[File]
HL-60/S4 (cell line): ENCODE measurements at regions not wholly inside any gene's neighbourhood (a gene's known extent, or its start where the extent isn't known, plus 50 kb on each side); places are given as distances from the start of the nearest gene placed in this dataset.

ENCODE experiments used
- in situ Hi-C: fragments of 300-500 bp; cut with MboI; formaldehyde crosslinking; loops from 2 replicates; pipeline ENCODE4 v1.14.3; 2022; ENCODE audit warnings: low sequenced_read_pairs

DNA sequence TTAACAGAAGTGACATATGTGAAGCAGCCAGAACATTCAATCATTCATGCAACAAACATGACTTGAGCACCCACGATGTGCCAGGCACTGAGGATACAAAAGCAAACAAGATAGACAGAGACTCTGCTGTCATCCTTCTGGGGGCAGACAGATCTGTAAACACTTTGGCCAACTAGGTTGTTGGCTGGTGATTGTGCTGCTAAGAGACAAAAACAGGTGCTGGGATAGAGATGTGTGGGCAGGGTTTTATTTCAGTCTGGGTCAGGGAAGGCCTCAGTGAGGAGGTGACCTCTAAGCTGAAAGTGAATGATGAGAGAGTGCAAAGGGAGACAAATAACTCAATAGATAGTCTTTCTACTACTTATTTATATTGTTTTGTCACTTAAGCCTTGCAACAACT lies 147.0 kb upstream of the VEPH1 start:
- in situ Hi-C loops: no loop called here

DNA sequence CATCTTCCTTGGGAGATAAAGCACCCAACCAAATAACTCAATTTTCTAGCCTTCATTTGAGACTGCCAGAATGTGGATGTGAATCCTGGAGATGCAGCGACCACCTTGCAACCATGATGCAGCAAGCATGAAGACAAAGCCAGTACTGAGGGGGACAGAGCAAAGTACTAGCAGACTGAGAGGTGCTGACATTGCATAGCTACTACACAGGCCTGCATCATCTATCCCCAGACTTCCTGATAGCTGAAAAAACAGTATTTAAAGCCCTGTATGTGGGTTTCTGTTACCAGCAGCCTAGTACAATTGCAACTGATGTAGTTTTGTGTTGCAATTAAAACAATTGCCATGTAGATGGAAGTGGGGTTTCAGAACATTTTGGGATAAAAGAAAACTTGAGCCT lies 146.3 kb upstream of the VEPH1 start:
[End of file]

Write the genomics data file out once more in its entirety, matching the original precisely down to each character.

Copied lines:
HL-60/S4 (cell line): ENCODE measurements at regions not wholly inside any gene's neighbourhood (a gene's known extent, or its start where the extent isn't known, plus 50 kb on each side); places are given as distances from the start of the nearest gene placed in this dataset.

ENCODE experiments used
- in situ Hi-C: fragments of 300-500 bp; cut with MboI; formaldehyde crosslinking; loops from 2 replicates; pipeline ENCODE4 v1.14.3; 2022; ENCODE audit warnings: low sequenced_read_pairs

DNA sequence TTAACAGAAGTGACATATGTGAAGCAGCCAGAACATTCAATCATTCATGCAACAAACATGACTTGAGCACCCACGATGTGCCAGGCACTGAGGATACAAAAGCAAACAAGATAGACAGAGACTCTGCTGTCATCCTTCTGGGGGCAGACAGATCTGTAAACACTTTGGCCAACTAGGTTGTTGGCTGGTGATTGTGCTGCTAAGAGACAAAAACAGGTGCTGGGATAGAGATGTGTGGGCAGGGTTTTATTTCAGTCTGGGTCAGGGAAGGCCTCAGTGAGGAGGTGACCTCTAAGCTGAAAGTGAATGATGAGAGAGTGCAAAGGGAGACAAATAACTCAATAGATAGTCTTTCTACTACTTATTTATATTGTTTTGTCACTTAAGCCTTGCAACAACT lies 147.0 kb upstream of the VEPH1 start:
- in situ Hi-C loops: no loop called here

DNA sequence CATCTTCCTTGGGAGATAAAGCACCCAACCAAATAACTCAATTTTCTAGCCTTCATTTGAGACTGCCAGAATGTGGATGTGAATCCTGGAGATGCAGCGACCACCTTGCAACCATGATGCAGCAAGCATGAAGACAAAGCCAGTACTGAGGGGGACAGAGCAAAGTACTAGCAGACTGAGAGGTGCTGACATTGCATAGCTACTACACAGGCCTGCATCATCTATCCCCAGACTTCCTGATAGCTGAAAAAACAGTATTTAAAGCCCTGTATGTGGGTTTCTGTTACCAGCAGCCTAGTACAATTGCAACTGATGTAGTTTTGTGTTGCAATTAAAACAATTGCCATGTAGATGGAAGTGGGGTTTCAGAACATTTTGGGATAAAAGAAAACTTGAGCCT lies 146.3 kb upstream of the VEPH1 start: